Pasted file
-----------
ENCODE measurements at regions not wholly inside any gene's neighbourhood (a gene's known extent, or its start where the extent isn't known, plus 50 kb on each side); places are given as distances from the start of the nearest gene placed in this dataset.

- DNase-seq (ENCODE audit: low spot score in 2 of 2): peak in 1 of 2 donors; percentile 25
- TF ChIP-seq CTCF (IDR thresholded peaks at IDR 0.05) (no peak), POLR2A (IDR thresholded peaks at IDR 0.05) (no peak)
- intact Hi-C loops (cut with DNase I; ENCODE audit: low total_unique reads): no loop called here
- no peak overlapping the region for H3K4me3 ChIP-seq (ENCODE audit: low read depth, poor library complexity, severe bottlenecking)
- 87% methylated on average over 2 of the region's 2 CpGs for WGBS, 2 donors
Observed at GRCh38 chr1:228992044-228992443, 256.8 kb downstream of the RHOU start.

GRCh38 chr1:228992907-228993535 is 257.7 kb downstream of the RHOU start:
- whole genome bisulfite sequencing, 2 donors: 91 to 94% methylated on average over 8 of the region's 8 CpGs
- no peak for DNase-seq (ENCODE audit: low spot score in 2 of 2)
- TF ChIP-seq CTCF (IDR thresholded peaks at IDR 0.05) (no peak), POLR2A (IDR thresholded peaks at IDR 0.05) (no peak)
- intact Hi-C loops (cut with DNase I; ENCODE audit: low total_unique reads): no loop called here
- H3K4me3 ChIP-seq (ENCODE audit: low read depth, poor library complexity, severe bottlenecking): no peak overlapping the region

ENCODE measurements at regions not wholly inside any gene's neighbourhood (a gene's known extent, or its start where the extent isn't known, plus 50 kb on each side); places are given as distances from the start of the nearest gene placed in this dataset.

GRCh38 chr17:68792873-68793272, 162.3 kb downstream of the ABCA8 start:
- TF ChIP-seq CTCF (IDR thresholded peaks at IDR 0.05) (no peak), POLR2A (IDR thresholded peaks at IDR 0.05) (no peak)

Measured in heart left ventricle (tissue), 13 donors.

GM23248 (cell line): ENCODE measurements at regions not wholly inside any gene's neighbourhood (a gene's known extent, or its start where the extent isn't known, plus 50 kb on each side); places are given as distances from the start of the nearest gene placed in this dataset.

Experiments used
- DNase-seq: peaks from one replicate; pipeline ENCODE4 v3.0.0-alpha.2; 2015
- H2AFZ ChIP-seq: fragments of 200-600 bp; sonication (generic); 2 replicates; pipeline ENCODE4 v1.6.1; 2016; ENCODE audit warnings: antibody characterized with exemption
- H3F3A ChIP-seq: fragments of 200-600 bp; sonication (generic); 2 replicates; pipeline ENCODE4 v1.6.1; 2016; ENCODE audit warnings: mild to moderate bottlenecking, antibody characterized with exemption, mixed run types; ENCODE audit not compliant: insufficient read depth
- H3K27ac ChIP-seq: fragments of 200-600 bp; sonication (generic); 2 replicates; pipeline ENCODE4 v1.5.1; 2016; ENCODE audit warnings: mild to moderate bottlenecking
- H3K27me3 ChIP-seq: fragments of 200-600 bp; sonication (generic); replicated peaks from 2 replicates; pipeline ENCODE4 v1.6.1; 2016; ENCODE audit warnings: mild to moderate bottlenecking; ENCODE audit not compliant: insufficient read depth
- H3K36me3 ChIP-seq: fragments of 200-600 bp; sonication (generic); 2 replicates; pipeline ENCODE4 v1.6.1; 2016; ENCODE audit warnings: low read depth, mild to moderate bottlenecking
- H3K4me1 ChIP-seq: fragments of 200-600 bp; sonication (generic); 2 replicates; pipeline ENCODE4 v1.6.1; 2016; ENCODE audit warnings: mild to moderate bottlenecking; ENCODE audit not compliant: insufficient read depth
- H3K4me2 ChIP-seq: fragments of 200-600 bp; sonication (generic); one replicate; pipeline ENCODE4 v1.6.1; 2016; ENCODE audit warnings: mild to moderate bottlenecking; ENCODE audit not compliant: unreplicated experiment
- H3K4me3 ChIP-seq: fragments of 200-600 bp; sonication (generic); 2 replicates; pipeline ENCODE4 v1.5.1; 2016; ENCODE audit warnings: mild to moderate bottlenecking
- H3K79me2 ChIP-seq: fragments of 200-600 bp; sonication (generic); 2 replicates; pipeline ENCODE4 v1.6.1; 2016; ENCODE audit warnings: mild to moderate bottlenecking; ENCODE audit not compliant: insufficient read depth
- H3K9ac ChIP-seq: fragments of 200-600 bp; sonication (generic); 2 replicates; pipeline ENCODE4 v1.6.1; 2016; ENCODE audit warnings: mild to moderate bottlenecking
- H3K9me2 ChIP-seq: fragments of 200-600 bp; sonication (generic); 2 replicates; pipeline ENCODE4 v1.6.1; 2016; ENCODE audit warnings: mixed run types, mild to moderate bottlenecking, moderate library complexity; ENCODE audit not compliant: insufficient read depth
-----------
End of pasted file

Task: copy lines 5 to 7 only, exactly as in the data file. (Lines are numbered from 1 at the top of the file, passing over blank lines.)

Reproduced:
- no peak overlapping the region for H3K4me3 ChIP-seq (ENCODE audit: low read depth, poor library complexity, severe bottlenecking)
- 87% methylated on average over 2 of the region's 2 CpGs for WGBS, 2 donors
Observed at GRCh38 chr1:228992044-228992443, 256.8 kb downstream of the RHOU start.